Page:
Why is the UAE fighting against us?

Mohamed O Ibrahim*

Despite being geographically distant, Sudan and the Emirates have had highly intertwined and specific political, military, economic and social relations. The relationship rapidly expanded after Britain granted the autonomous tribal protectorates known as the Trucial Sheikhdoms, the right to establish their own states to be governed by their own tribal sheikhs.

The UAE was formed through a careful union of several sheikhdoms, led by Sheikh Zayed bin Sultan Al Nahyan of Abu Dhabi, the largest and wealthiest sheikhdom.

Immediately after the declaration of formation of the new state, a special relationship was established between the UAE and Sudan. Sudan was one of the very first countries to recognize the new union, and the former Sudanese President Jaafar Numeiri was the first foreign president to set foot in Abu Dhabi where he was received with an affectionate celebration. In reciprocity, Khartoum was the first destination of state visit by the new Emirati President after assuming power.

Sudan’s recognition of the UAE’s independence is significant, especially when compared to Saudi Arabia’s reluctance to recognize it for many years.

There are still some unresolved border disputes between the two countries, being remnants of the short Buraimi war between Saudi Arabia and the Emirate of Abu Dhabi in the hot summer of 1952. That brief war left scars and traces resisted healing and erasing for more than 70 years awaiting a decisive conflict. This war has had lasting effects on the geopolitics of the Persian Gulf.

President Zayed’s visit to Sudan resulted in a number of cooperative protocols and agreements which brought hundreds of Sudanese experts, military and civil servants, followed by tens of thousands in the following years to assist in building the new state, literally, from scratch by writing its constitution, drafting its laws, managing its administrative and services facilities, and most importantly, building and training its military and regulatory apparatus.

One good example of that deep cooperation is that former President Omar Albashir served as a high-ranking officer in the Emirati army while on loan from the Sudanese Armed Forces (SAF) for years, and this was a common occurrence in course of the two countries relations.

This close political relationship allowed for a high level of mutual influence and potential security and intelligence penetration. However, media coverage of the turbulent episodes between the two countries was limited due to the strong channels of communication between their relevant agencies.

During Omar Albashir’s presidency, the relationship faced several political obstacles. Some were overcome, while others ultimately led to the downfall of Albashir’s government. The recent war and injustices against Sudan by the UAE can be attributed principally to some internal factors within the state apparatus of the UAE:

1- Anti-Islamism and revenge-seeking stance against the political Islam, which is perceived to be a vital matter for all the Arab Gulf states except for Qatar, where the present and the future of their governing regime based on history tells that these Sheikhdoms have reached their imminent end of history according to the Khaldunian interpretation of the lives of Arab, Bedouin, and tribal states in their third generation.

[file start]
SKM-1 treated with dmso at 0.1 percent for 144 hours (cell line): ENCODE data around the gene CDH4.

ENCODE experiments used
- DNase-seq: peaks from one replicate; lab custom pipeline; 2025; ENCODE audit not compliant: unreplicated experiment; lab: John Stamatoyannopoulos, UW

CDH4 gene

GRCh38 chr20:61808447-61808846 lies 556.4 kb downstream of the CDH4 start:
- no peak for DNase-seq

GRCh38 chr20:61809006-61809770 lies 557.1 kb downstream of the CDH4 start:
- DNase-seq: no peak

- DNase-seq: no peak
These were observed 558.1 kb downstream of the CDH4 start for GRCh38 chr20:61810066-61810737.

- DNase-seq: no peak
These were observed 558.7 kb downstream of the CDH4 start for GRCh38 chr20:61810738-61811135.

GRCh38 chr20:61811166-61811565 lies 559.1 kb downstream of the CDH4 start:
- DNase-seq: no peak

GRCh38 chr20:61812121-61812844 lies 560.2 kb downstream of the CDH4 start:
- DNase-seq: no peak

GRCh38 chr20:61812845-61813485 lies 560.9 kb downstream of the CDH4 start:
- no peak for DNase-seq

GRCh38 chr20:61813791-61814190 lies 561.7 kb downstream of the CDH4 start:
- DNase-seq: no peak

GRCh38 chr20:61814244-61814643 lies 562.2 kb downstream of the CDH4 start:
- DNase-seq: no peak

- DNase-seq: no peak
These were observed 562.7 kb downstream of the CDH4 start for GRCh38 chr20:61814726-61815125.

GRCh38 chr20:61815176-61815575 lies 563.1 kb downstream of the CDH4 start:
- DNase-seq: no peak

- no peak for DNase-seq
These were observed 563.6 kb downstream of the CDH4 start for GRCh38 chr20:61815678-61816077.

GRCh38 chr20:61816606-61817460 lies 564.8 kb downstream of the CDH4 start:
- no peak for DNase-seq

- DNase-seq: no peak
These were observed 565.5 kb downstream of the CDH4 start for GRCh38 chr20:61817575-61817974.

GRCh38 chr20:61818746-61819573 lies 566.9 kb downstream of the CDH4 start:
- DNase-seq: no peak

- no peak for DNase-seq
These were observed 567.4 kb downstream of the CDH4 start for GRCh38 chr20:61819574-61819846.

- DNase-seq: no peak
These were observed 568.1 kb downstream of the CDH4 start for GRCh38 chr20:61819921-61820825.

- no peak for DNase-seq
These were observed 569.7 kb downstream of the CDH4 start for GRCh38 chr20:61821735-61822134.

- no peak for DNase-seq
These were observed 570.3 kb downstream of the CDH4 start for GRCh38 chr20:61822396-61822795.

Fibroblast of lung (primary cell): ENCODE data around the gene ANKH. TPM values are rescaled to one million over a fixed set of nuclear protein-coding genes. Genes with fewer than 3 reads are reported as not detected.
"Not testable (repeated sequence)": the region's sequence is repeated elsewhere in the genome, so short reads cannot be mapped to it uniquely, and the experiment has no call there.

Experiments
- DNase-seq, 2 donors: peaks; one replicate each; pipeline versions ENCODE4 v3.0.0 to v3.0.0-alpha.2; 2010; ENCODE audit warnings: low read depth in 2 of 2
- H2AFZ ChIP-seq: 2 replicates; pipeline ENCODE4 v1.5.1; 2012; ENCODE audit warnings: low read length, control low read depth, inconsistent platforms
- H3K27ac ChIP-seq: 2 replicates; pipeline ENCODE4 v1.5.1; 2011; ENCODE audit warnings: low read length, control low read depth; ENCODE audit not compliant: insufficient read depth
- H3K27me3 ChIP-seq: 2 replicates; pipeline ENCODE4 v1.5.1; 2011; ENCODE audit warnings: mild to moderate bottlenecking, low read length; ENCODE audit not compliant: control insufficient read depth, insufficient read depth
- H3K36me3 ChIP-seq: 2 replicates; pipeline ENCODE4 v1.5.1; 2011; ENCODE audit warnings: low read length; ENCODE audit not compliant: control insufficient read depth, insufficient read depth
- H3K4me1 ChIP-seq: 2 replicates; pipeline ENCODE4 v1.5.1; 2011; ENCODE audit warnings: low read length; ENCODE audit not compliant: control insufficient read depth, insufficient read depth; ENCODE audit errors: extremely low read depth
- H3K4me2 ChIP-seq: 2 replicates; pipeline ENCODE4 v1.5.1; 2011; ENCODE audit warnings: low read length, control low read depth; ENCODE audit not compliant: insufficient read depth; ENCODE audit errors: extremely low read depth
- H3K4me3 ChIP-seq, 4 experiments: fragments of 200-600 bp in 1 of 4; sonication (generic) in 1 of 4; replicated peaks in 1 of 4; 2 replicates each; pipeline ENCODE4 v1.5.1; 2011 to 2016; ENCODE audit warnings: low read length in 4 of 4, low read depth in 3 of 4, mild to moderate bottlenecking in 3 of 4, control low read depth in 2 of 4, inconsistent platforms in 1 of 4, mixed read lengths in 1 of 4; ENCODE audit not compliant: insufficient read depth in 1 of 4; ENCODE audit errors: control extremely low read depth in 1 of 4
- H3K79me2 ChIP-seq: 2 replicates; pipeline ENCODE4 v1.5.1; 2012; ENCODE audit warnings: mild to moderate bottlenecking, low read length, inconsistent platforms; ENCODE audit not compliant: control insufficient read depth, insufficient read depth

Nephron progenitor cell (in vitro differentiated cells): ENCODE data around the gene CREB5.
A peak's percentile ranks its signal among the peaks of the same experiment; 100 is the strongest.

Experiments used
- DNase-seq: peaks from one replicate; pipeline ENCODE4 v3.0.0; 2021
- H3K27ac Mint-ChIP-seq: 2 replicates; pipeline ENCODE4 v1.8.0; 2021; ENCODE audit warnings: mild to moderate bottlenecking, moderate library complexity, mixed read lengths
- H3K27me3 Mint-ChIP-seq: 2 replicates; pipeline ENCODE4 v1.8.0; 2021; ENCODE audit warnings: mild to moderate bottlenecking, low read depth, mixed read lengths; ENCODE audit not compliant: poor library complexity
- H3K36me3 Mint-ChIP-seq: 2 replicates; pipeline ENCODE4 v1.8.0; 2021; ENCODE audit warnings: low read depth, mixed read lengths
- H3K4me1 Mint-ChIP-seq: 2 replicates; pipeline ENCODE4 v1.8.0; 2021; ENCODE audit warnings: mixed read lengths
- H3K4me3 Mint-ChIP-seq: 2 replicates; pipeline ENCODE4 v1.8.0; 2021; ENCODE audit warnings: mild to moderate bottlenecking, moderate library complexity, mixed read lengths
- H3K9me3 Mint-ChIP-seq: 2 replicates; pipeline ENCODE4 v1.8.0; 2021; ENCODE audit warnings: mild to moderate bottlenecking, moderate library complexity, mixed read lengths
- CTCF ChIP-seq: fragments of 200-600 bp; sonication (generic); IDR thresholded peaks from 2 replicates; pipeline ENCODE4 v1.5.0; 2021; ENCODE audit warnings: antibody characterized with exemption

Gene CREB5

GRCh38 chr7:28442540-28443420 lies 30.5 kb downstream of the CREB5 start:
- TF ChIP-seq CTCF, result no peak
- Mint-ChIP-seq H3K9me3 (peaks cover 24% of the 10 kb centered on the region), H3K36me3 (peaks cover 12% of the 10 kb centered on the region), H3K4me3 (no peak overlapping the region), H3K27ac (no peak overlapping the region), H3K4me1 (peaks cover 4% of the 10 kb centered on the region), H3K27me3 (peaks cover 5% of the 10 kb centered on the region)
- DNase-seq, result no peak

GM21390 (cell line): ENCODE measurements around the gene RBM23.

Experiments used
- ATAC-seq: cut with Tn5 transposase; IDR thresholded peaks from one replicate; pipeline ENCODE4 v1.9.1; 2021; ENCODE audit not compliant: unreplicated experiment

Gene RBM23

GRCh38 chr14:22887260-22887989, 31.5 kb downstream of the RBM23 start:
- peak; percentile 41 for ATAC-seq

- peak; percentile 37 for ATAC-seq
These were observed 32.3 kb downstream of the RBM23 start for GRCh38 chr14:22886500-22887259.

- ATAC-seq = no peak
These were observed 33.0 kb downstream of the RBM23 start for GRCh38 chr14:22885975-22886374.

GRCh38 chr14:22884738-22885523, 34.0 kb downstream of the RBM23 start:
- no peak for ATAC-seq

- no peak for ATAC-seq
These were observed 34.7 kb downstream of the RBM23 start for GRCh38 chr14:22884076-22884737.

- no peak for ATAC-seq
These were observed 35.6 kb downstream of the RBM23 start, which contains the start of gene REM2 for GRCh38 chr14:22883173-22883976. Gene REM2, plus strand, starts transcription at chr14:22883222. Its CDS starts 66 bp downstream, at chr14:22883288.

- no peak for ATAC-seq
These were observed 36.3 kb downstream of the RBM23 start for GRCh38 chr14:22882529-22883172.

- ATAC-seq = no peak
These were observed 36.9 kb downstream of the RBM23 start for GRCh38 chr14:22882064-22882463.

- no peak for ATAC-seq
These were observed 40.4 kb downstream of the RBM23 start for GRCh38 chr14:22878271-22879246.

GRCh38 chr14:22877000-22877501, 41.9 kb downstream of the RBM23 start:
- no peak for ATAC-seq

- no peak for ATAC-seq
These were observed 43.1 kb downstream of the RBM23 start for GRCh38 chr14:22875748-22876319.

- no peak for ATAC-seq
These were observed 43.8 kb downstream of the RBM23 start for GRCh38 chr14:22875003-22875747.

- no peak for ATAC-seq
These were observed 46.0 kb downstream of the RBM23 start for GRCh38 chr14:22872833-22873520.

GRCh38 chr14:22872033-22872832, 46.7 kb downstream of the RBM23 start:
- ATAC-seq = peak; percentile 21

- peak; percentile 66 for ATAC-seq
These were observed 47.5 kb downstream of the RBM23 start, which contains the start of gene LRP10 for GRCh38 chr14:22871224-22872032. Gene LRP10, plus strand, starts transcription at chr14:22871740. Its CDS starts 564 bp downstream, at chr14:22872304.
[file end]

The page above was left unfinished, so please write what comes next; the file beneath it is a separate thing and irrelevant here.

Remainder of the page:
2- The UAE is facing a mammoth task of attending to enormous internal entitlements relating to the system of government, the state of the union, class, social and economic disparities. The regime is trying to avoid these entitlements with a package of temporary tricks, including the tendency towards extreme secularism, directed school curricula, and huge media bubbles that produce everything except for what approaches the legitimacy of authority, and an apparatus of intermingled laws that prevent free opinion and thinking in addition to fighting Islamic trends as a cover for fighting the tendency towards religiosity itself.

3- The UAE is attempting to escape internal and regional problems, such as border disputes with Iran and Saudi Arabia, and a strained relationship with Oman and Qatar that can explode when a conducive historical moment arrives. By exporting conflicts abroad, the UAE can distract from internal differences and threaten local stability.

The intermittent exportation of internal conflicts could also serve as bad examples for the political differences. Using the state-owned massive media machine to portray the examples of the civil wars in Yemen, Syria, Libya, and Sudan, which are essentially Emirati wars, may also assist in curbing the local citizenry political and civil rights aspirations.

4- The pursuit of activist and provocative foreign policy, and the temptation to influence international politics as a display of the symptoms of the so-called small country syndrome.

5- Serving the Israeli American policy in the region and trying to establish a new platform for the collective Pan-Arab decision-making that would accommodate Israel at the expense of the Palestinian rights.


A Sudanese columnist and political commentator, Twitter @moibrhim

This is an excerpt from a forthcoming essay about the war and prospects of peace in Sudan

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